At Finovate Spring, Moven demoed Bank 4.0. Moven is a reloadable debit card and mobile app. Just like Fitbit tracks your physical activity, Moven tracks your spending by category and will compare your current spending with your past spending behavior. It’s as if a prepaid card had a love child with Mint that grew up to be an older, more mature debit card that is able to track your money in real-time.  I’m not the first person to compare physical activity to financial activity but I think the comparison is really compelling. People are often just as wrong about their physical wellbeing as they are about their financial wellbeing. Early adopters of wearables have proved that the “internet of me” is an effective use of gamification and can significantly impact behavior. The formula is simple; linking users to their own behavior enables them to positively change their behavior. By engaging people in their own self-interest, Moven has successfully applied the “wearable-model” to money management. Unfortunately, a lot of Fintech players and financial institutions have integrated gamification on a very shallow level (this was the word of the year circa 2011). On one extreme, we have banking apps that reward you with a gold star (carrot) after contributing to your savings account. On the other, we have the more traditional “stick” of overdraft fees; Big Brother Bank tells you to stop overspending. A scheme of rewards for good behavior and fees for bad behavior is more appropriate for cattle than it is for people. Consumers aren’t going to change their behavior by being prodded and pushed. Moven’s approach focuses on positive changes over reactive punishments or rewards. They have delivered on this and two other insights that the rest of the Fintech world would be wise to consider.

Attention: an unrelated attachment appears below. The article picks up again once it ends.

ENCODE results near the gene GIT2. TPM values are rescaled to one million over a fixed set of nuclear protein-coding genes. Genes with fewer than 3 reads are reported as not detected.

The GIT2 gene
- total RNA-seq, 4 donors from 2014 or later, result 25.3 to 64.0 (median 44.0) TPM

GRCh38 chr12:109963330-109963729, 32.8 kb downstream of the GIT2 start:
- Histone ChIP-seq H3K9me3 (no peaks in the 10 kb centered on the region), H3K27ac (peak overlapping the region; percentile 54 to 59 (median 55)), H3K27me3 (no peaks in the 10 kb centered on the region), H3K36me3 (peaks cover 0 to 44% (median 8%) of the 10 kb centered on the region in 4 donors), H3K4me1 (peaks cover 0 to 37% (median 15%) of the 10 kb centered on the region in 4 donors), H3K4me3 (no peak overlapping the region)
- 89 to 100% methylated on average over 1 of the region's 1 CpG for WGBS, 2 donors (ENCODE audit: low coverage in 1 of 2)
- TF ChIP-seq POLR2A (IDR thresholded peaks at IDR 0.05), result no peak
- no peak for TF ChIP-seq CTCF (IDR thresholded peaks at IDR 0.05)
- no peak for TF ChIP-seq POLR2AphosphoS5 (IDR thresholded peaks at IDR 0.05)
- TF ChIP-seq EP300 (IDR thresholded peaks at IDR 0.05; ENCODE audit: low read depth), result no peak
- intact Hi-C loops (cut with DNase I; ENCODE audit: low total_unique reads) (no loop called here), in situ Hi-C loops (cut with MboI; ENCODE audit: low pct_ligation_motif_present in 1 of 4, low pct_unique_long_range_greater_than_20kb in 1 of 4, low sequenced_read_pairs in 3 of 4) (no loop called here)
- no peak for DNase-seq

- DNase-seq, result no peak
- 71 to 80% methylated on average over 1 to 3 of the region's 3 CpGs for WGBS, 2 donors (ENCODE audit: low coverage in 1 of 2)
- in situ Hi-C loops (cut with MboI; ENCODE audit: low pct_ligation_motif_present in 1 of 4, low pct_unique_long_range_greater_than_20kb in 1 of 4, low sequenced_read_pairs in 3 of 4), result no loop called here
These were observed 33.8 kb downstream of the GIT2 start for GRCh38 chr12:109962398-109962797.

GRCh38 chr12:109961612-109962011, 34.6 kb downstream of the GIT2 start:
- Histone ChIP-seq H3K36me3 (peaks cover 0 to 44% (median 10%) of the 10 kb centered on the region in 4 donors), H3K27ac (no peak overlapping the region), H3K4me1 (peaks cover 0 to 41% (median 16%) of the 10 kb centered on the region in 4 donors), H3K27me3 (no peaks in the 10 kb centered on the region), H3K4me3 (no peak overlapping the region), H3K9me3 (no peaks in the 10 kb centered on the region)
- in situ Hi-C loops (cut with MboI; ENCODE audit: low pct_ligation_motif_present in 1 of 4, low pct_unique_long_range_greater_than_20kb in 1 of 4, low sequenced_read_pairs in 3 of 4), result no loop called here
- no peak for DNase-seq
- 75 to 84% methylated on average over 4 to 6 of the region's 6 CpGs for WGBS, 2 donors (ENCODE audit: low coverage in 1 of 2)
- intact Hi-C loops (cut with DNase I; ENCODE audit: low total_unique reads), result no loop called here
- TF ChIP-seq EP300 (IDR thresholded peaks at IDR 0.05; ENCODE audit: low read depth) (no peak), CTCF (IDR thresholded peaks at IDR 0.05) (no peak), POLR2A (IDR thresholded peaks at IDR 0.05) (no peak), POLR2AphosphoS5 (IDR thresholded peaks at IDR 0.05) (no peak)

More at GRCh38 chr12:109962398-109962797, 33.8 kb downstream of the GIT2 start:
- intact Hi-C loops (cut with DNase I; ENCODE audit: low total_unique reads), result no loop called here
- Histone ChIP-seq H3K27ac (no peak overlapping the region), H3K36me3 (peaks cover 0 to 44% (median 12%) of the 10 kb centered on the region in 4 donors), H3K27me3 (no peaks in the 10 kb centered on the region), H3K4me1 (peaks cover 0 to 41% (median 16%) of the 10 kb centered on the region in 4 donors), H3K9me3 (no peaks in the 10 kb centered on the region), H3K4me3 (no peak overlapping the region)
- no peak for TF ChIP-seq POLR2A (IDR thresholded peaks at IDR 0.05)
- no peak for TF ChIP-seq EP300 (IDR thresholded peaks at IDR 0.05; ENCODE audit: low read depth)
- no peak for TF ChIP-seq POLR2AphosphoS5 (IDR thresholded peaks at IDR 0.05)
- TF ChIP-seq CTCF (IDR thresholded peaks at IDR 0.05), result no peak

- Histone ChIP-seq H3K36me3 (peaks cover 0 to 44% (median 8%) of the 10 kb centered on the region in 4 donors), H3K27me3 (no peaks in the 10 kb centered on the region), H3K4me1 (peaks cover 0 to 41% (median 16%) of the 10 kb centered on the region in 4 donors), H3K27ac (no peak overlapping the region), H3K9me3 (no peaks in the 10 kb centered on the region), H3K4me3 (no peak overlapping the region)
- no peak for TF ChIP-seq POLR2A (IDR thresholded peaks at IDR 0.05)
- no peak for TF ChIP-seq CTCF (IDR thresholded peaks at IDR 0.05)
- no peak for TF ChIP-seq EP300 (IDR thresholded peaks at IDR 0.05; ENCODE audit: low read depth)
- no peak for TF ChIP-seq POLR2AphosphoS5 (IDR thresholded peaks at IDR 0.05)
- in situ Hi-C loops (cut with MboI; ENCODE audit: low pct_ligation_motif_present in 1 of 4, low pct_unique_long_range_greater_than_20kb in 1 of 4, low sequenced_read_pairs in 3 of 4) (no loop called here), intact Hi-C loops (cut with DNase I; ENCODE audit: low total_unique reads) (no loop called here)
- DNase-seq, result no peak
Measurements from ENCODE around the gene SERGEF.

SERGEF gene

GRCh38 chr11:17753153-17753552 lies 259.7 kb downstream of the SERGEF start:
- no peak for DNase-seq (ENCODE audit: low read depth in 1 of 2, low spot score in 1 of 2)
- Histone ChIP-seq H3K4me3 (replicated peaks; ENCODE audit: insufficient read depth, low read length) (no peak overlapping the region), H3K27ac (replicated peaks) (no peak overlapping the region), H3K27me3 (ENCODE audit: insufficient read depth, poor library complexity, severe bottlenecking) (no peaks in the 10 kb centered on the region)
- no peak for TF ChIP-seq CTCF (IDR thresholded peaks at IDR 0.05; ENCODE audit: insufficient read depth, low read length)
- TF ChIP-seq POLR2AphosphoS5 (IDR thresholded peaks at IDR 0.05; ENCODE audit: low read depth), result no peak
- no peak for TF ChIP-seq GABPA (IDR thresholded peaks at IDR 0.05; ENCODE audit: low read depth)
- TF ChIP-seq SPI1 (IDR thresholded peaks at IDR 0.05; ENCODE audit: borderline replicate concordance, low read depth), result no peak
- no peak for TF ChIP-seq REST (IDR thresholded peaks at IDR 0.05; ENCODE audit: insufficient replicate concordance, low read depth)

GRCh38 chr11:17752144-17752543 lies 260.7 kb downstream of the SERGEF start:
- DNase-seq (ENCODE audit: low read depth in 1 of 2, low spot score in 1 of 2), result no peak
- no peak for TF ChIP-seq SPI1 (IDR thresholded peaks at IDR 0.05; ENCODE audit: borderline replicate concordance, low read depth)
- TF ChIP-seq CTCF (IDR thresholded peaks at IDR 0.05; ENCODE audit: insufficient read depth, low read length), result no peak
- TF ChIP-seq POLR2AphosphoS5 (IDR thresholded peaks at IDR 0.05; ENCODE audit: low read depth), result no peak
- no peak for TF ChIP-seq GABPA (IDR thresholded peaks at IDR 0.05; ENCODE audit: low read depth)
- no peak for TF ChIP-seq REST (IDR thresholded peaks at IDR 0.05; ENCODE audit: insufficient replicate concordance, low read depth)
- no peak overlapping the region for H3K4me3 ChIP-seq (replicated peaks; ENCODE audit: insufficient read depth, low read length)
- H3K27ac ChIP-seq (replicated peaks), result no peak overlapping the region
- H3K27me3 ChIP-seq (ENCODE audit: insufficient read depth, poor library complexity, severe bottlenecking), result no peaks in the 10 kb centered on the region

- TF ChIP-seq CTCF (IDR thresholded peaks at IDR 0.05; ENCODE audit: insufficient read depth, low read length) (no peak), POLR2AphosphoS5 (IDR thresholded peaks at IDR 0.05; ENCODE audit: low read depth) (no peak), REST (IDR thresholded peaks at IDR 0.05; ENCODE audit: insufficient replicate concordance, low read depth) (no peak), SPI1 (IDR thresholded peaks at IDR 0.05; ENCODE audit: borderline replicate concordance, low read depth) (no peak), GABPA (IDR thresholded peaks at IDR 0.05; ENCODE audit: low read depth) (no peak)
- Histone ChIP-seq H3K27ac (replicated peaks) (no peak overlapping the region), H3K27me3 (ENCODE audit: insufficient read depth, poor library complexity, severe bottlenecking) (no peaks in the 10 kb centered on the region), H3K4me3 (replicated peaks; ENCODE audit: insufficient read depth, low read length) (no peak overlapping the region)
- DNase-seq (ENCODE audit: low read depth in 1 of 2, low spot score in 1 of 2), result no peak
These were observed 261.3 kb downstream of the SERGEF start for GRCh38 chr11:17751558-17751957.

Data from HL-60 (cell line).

1. Dealing with money is an emotional experience. It will never be enough to simply show someone a string of recent transactions. Successful money management will involve helping the user understand the depth of their decision-making. Prompting questions like “Is this impulsive?” instead of “Is there enough money in your bank account?”.
  2. People are highly visual learners. People can more easily digest data when it is quantified and categorized—especially data within the context of their own lives.

More than any other industry, the banking and financial industry must acknowledge the emotional experiences people have with money. We can no longer engineer products and services without considering the usability and the experience of the user first. How valuable is a gold star to a 40-some-year-old mother trying to budget for groceries? Great, she has a gold-star now that she’s somehow managed to spend less this week and put some money into her savings account. That’s not a meaningful experience. More importantly, it’s not helpful. It’s a gimmick. How is a $36.00 overdraft fee going to help someone who is clearly struggling to keep money in their bank account? Javelin data shows that Y.1, the youngest segment of Millennials (ages 18-24) is the first to leave their bank because of overdraft fees. There is a lot of capital going in to Fintech right now. As we develop these incredible financial tools we must maintain the user’s perspective and keep a focus on an evolving financial well-being over a static financial status.